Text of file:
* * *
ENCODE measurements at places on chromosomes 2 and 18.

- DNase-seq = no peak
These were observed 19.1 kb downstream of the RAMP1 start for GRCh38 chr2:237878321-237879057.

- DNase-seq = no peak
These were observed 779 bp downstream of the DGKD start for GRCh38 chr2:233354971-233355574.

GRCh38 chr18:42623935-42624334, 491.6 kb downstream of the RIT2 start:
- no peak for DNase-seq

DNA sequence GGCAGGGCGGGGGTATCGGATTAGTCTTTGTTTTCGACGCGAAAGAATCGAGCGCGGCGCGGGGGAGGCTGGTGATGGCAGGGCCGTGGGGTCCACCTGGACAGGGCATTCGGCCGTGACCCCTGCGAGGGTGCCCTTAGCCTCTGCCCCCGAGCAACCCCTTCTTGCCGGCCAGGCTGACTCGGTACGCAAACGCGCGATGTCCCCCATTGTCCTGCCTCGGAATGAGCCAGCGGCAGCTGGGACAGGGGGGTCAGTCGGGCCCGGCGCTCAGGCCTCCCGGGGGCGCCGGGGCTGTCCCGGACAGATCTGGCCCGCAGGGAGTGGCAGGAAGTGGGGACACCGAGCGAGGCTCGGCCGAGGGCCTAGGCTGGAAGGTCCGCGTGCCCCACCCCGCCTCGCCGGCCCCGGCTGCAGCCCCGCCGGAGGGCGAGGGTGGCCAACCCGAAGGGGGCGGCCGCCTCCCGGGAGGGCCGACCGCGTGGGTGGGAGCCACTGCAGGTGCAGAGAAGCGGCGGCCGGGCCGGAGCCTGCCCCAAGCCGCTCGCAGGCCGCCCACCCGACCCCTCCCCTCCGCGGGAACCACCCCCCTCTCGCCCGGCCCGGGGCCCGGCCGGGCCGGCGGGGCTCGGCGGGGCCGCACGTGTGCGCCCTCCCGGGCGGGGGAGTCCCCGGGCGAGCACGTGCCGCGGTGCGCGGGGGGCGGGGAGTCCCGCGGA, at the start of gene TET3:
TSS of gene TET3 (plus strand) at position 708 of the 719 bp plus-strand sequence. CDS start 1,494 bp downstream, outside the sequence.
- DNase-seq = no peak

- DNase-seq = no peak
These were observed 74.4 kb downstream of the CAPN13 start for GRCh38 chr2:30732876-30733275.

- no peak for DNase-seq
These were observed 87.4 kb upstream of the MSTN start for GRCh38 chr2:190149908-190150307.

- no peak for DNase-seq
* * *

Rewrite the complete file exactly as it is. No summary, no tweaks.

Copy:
ENCODE measurements at places on chromosomes 2 and 18.

- DNase-seq = no peak
These were observed 19.1 kb downstream of the RAMP1 start for GRCh38 chr2:237878321-237879057.

- DNase-seq = no peak
These were observed 779 bp downstream of the DGKD start for GRCh38 chr2:233354971-233355574.

GRCh38 chr18:42623935-42624334, 491.6 kb downstream of the RIT2 start:
- no peak for DNase-seq

DNA sequence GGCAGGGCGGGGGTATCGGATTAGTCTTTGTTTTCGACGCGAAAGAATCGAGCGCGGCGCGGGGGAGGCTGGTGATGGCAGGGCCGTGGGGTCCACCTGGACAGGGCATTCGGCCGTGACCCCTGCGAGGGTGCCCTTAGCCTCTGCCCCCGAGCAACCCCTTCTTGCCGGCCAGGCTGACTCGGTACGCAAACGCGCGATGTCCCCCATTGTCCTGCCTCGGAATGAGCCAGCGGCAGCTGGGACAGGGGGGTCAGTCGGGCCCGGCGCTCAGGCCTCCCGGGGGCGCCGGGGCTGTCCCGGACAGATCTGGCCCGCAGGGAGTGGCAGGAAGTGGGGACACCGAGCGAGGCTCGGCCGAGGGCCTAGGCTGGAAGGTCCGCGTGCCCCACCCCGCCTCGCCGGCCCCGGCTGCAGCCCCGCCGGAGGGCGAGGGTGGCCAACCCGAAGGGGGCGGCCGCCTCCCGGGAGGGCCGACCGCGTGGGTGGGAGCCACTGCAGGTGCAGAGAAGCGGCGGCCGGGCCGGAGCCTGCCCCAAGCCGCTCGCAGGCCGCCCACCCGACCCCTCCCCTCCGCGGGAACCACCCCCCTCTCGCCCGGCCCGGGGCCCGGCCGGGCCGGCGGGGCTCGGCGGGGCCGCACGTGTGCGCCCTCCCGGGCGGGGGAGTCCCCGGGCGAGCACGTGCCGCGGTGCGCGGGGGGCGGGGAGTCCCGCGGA, at the start of gene TET3:
TSS of gene TET3 (plus strand) at position 708 of the 719 bp plus-strand sequence. CDS start 1,494 bp downstream, outside the sequence.
- DNase-seq = no peak

- DNase-seq = no peak
These were observed 74.4 kb downstream of the CAPN13 start for GRCh38 chr2:30732876-30733275.

- no peak for DNase-seq
These were observed 87.4 kb upstream of the MSTN start for GRCh38 chr2:190149908-190150307.

- no peak for DNase-seq